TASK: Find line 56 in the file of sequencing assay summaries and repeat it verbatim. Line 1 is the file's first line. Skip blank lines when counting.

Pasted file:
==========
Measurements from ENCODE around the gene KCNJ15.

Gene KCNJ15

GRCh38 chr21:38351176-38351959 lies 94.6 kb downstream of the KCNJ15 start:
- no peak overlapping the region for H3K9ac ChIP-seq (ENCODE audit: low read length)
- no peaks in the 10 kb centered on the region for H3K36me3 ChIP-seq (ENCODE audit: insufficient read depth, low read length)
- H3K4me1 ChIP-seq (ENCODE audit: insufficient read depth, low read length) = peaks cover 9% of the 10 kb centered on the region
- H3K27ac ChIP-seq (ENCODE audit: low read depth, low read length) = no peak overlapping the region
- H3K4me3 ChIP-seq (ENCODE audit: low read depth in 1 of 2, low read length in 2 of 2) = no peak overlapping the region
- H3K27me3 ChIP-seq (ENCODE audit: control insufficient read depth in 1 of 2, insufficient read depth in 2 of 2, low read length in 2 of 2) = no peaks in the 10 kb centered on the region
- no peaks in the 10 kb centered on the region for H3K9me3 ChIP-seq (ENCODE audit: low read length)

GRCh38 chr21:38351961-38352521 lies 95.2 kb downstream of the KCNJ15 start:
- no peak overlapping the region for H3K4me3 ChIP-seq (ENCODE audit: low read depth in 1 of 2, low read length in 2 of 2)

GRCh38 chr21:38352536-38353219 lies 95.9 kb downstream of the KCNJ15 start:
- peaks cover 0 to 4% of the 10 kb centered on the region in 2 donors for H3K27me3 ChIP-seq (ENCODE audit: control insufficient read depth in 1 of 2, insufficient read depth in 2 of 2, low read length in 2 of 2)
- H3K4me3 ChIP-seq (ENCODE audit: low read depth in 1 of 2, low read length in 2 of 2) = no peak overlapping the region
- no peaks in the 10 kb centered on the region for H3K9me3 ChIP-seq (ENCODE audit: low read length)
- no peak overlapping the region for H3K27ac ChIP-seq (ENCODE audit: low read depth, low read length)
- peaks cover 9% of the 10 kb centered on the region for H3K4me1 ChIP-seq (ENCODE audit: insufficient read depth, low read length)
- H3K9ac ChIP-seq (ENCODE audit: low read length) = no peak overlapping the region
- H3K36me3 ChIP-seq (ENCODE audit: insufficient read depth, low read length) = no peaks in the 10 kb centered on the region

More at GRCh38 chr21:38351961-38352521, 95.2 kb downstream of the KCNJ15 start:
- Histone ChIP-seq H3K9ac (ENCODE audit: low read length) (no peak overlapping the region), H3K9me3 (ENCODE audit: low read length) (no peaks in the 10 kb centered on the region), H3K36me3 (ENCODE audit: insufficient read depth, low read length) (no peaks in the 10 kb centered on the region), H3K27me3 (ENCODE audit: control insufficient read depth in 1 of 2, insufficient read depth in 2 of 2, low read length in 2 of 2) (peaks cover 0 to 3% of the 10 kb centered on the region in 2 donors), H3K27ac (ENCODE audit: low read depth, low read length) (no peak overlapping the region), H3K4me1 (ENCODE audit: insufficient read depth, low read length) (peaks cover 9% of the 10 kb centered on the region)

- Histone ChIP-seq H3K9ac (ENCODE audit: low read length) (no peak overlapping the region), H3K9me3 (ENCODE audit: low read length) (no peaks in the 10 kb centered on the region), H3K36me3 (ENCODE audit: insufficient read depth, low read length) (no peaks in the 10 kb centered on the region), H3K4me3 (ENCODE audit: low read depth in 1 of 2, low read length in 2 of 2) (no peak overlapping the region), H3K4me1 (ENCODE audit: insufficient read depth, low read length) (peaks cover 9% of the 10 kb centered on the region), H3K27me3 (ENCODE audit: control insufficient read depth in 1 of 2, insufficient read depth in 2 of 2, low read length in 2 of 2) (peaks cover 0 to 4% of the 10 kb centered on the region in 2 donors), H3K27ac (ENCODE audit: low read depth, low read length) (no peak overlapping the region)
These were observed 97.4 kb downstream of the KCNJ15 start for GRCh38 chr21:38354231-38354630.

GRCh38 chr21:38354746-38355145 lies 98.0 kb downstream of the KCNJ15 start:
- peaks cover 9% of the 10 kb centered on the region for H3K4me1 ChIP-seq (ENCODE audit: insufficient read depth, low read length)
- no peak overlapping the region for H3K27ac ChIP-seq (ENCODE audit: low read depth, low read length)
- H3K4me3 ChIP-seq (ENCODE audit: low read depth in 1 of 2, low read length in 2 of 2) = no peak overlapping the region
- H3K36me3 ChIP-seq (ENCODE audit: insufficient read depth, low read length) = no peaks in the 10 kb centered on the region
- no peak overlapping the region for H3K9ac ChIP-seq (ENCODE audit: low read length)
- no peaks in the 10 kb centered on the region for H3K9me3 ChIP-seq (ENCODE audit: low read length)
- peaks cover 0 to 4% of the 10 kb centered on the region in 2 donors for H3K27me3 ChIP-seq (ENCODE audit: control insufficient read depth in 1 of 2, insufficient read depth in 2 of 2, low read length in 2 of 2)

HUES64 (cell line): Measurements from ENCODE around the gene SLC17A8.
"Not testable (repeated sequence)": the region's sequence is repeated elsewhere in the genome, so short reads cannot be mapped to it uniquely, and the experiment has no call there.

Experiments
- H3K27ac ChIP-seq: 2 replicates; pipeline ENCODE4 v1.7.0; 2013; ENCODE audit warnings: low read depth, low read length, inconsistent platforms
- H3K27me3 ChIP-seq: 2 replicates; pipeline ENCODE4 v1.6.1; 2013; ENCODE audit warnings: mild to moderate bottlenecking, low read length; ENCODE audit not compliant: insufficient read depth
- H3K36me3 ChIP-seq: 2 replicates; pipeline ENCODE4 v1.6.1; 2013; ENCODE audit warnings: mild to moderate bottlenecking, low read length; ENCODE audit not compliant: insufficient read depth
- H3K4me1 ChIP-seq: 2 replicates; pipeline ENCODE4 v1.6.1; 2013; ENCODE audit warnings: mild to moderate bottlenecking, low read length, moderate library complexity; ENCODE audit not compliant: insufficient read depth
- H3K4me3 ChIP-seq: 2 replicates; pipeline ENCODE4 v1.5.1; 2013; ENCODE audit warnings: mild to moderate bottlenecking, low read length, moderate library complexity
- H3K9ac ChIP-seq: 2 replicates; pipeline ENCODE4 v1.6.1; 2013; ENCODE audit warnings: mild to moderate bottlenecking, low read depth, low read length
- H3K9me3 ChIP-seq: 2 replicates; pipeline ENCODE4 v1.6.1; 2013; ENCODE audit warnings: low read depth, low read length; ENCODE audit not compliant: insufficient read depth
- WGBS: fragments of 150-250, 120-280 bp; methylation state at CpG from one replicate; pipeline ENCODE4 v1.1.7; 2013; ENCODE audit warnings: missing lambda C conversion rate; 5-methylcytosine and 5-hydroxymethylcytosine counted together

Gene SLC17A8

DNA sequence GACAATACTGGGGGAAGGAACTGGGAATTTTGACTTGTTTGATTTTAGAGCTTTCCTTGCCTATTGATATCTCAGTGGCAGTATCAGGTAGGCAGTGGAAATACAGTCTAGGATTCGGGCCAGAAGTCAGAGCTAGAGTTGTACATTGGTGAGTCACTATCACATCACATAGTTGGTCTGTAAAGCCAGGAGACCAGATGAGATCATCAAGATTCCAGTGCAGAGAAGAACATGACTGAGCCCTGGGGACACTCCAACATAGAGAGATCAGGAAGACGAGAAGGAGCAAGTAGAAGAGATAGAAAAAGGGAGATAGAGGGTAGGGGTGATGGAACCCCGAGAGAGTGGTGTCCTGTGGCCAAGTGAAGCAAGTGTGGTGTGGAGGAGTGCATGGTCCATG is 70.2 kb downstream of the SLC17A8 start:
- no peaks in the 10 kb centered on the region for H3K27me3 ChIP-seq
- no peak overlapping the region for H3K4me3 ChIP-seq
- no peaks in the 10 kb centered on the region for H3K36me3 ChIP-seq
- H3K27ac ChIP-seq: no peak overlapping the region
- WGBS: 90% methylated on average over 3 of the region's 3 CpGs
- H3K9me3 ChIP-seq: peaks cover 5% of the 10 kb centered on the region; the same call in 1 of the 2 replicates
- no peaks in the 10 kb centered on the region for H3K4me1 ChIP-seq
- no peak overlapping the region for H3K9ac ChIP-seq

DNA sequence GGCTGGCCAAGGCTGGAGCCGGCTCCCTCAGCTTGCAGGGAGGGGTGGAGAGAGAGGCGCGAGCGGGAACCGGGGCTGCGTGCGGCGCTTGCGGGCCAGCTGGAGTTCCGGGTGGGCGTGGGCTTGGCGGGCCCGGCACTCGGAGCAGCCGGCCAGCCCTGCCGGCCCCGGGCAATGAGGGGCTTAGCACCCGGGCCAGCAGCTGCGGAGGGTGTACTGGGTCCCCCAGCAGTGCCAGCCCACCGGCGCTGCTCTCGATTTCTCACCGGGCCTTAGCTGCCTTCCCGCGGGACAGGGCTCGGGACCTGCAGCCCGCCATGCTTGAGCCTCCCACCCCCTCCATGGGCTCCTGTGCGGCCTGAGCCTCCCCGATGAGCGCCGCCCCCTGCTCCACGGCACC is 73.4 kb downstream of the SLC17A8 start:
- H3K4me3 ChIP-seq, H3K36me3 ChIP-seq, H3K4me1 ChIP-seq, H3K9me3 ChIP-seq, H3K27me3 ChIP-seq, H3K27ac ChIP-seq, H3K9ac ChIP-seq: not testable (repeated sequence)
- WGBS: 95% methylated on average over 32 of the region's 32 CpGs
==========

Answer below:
- WGBS: 95% methylated on average over 32 of the region's 32 CpGs